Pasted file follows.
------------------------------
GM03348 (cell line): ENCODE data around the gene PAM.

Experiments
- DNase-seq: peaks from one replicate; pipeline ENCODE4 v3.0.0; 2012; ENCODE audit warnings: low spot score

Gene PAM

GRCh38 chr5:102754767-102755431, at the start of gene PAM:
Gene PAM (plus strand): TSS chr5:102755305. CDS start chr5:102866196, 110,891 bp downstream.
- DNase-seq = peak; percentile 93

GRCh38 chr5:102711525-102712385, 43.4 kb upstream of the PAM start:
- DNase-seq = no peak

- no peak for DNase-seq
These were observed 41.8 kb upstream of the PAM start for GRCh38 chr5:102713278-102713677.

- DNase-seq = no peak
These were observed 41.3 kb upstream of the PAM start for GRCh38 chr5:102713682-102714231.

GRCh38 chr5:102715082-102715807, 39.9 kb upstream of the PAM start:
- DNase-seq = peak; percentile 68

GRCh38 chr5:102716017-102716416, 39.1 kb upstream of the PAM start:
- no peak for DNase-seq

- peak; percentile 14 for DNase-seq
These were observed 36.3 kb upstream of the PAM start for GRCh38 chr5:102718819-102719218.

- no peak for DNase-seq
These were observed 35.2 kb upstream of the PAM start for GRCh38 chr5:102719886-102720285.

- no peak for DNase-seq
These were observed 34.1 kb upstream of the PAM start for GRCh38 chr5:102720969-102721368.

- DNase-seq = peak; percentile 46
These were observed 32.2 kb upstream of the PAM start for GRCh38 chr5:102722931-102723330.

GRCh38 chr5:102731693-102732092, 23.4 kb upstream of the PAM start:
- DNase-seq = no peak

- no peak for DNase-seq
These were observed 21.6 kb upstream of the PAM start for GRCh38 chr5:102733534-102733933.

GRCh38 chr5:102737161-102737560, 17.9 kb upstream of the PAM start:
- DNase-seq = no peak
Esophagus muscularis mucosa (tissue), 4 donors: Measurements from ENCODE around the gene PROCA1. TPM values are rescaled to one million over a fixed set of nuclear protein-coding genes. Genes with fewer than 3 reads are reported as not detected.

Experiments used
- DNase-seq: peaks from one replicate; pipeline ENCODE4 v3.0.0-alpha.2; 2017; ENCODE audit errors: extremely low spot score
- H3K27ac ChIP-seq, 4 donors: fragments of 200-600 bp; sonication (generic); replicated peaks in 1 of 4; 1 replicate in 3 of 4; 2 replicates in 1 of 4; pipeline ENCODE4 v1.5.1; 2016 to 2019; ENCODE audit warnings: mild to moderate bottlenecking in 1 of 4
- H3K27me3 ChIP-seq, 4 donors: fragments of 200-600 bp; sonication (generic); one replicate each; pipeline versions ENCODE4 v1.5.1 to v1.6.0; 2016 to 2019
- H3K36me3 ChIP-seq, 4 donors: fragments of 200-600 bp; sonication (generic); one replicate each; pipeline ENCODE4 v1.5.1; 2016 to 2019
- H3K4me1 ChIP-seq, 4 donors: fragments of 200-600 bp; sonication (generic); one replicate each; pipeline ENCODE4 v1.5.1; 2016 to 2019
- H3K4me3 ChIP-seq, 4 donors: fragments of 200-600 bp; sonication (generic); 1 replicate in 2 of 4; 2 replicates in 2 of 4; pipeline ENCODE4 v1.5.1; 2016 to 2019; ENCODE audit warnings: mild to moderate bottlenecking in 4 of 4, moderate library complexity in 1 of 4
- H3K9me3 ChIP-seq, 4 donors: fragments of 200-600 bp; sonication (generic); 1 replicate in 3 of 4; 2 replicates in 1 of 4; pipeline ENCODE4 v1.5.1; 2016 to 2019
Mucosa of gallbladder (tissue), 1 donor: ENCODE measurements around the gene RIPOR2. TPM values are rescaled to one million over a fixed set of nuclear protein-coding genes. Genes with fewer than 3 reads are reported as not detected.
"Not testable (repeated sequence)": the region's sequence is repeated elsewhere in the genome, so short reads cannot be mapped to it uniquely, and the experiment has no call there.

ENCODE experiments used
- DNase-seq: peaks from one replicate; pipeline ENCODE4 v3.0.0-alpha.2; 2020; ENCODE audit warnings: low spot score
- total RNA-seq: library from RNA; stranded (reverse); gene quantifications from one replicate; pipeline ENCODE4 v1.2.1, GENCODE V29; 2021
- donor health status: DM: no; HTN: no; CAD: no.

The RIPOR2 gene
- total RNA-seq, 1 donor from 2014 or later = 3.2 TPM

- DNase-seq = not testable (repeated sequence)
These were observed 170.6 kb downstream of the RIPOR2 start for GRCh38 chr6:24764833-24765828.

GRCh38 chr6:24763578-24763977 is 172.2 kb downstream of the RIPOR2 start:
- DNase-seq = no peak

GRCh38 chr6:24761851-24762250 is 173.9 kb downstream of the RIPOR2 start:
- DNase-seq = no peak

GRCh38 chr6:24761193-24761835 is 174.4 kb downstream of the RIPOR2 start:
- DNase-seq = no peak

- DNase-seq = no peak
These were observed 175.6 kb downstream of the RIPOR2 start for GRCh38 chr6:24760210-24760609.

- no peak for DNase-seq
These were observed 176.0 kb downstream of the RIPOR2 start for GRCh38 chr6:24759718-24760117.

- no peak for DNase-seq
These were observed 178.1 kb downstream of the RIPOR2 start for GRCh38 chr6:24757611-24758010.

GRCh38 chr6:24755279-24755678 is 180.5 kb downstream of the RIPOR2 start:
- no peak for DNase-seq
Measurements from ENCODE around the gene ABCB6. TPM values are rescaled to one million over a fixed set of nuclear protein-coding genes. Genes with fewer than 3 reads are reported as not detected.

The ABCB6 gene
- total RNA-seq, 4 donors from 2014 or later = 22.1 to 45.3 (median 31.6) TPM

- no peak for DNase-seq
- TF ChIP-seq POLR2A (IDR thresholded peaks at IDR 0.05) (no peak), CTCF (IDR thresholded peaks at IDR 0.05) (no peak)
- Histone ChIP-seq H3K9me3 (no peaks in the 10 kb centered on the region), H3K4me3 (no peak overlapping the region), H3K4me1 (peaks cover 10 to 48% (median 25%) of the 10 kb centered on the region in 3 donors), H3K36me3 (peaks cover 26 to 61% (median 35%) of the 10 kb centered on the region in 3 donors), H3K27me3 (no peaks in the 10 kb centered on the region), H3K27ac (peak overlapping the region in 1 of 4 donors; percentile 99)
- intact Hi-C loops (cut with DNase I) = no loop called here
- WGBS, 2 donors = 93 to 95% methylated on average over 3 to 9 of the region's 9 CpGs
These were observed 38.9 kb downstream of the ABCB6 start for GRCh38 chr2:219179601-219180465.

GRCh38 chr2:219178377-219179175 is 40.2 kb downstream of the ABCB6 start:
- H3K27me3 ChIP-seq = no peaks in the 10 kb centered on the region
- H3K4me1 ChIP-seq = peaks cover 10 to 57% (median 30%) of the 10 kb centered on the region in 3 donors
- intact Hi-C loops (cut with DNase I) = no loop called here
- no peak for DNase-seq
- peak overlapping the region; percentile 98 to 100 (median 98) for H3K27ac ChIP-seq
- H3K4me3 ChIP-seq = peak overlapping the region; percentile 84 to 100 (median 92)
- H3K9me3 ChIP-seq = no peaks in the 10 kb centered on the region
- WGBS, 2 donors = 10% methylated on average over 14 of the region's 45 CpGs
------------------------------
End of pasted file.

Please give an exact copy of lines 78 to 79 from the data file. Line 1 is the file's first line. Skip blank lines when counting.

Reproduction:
- no peak for DNase-seq
- peak overlapping the region; percentile 98 to 100 (median 98) for H3K27ac ChIP-seq